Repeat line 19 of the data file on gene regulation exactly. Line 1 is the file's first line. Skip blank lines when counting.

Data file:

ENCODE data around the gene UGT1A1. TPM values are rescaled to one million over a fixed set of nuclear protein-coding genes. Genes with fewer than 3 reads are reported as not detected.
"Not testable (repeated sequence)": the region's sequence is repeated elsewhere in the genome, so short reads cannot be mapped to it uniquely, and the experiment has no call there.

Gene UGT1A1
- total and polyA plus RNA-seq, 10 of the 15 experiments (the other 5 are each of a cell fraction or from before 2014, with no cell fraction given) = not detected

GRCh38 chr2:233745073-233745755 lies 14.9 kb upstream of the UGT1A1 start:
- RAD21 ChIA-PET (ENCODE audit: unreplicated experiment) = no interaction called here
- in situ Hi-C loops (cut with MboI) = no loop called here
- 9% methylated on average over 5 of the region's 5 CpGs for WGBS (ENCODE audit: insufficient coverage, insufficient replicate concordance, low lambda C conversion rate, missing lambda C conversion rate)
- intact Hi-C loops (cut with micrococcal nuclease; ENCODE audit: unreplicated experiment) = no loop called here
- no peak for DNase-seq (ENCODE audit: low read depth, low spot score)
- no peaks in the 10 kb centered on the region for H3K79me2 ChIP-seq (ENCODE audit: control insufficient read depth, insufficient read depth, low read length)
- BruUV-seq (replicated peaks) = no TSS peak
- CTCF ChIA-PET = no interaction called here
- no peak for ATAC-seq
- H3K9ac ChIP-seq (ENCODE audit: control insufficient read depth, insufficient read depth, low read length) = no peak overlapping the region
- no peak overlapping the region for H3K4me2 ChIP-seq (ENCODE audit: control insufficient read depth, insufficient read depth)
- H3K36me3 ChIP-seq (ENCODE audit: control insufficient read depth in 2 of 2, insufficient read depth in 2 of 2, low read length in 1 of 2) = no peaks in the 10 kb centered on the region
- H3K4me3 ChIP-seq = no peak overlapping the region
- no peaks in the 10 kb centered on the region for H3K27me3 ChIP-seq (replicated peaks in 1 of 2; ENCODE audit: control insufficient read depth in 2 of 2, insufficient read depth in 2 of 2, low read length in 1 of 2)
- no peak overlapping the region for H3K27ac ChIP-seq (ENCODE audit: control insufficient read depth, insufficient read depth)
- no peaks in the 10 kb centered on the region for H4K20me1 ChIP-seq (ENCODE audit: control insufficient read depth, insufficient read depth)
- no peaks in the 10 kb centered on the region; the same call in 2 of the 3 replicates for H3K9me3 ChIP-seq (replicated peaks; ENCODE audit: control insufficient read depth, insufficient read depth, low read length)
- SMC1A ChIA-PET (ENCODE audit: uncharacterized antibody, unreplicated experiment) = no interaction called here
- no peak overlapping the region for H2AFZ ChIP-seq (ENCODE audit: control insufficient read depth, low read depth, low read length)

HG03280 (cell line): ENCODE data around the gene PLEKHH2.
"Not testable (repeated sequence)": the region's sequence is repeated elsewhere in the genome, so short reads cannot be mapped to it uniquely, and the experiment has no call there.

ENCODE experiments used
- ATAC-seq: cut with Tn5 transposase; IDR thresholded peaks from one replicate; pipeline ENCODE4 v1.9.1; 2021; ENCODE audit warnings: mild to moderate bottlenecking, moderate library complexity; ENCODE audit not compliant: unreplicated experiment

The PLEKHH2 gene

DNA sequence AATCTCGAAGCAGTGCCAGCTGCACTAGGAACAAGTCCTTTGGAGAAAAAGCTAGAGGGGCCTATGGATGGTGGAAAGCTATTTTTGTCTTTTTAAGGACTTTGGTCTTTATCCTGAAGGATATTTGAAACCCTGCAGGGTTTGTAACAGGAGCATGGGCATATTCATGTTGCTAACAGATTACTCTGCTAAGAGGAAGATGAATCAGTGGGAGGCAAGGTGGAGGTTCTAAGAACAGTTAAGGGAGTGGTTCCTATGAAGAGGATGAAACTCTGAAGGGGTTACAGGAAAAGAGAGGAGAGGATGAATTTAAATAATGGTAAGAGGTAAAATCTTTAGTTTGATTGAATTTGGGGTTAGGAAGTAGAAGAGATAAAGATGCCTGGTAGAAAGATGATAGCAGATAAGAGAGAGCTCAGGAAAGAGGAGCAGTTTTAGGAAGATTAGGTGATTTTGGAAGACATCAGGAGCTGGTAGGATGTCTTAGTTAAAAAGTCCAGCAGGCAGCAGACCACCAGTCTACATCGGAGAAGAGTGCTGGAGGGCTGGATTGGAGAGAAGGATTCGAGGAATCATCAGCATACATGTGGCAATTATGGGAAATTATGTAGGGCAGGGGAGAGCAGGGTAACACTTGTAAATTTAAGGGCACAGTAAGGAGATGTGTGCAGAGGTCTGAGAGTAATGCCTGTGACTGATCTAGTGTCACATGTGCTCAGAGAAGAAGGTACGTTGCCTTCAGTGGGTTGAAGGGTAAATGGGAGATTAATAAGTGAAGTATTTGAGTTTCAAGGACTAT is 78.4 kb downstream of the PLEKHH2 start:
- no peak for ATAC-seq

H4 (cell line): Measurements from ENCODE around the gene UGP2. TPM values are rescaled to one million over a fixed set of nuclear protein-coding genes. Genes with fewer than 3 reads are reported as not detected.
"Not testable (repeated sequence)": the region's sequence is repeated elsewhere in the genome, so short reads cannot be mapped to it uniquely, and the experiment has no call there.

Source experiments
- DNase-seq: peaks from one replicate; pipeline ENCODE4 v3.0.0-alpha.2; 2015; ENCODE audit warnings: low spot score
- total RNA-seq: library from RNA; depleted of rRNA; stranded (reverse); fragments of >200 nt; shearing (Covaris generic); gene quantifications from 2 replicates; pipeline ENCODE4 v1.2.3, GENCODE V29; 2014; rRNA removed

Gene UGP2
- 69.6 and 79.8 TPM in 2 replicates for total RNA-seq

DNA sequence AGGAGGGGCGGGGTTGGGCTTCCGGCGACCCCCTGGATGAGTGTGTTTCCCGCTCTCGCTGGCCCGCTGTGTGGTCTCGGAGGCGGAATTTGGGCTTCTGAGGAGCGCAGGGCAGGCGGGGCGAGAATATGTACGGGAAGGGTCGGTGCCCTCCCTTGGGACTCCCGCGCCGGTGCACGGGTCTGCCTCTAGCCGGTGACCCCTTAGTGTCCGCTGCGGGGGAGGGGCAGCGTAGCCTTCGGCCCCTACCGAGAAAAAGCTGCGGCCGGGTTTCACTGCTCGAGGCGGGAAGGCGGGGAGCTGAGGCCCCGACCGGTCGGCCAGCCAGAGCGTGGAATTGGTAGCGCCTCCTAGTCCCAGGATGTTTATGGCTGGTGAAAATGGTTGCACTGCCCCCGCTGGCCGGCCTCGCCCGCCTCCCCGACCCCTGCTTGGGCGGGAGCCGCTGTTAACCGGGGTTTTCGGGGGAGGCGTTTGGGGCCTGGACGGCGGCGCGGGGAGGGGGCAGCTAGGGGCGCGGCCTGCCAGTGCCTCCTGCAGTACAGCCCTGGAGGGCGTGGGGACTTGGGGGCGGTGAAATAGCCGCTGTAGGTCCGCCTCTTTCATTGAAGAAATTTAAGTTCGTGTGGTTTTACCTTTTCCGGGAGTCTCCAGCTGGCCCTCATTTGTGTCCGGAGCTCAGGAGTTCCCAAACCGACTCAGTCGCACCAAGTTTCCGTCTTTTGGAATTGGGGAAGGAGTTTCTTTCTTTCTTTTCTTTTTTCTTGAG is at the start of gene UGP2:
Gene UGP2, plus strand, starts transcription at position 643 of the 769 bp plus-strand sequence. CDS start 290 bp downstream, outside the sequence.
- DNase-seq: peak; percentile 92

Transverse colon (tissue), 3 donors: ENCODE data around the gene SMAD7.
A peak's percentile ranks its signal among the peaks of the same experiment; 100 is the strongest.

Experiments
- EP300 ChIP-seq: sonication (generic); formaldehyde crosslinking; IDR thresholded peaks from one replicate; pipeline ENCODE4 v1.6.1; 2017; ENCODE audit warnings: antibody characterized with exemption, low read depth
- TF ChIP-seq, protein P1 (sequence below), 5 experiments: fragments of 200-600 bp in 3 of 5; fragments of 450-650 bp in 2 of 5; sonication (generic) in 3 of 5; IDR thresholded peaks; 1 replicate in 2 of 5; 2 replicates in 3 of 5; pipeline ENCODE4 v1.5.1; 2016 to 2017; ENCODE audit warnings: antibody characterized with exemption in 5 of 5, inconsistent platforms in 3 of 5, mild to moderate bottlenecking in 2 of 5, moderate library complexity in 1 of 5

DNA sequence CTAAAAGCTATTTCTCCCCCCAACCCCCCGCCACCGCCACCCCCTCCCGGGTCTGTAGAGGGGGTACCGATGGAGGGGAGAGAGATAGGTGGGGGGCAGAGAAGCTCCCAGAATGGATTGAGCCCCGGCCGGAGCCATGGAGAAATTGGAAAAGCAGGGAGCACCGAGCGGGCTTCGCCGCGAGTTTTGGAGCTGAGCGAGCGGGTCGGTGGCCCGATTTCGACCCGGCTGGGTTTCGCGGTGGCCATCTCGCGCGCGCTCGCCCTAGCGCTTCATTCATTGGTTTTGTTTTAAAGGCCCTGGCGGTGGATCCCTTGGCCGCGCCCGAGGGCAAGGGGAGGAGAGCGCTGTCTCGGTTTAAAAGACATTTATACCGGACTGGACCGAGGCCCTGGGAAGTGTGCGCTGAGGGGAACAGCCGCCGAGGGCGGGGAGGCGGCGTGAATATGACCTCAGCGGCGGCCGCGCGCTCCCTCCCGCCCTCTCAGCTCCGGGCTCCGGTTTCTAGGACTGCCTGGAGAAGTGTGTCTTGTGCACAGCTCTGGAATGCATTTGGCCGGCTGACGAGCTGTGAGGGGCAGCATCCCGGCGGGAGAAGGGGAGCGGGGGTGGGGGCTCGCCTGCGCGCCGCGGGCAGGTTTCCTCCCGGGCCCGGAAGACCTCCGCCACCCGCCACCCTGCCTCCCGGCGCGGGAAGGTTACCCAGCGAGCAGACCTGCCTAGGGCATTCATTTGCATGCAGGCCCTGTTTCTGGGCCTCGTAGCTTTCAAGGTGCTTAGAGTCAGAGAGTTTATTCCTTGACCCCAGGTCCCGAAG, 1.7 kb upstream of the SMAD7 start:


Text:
- no peaks in the 10 kb centered on the region for H3K27me3 ChIP-seq (replicated peaks in 1 of 2; ENCODE audit: control insufficient read depth in 2 of 2, insufficient read depth in 2 of 2, low read length in 1 of 2)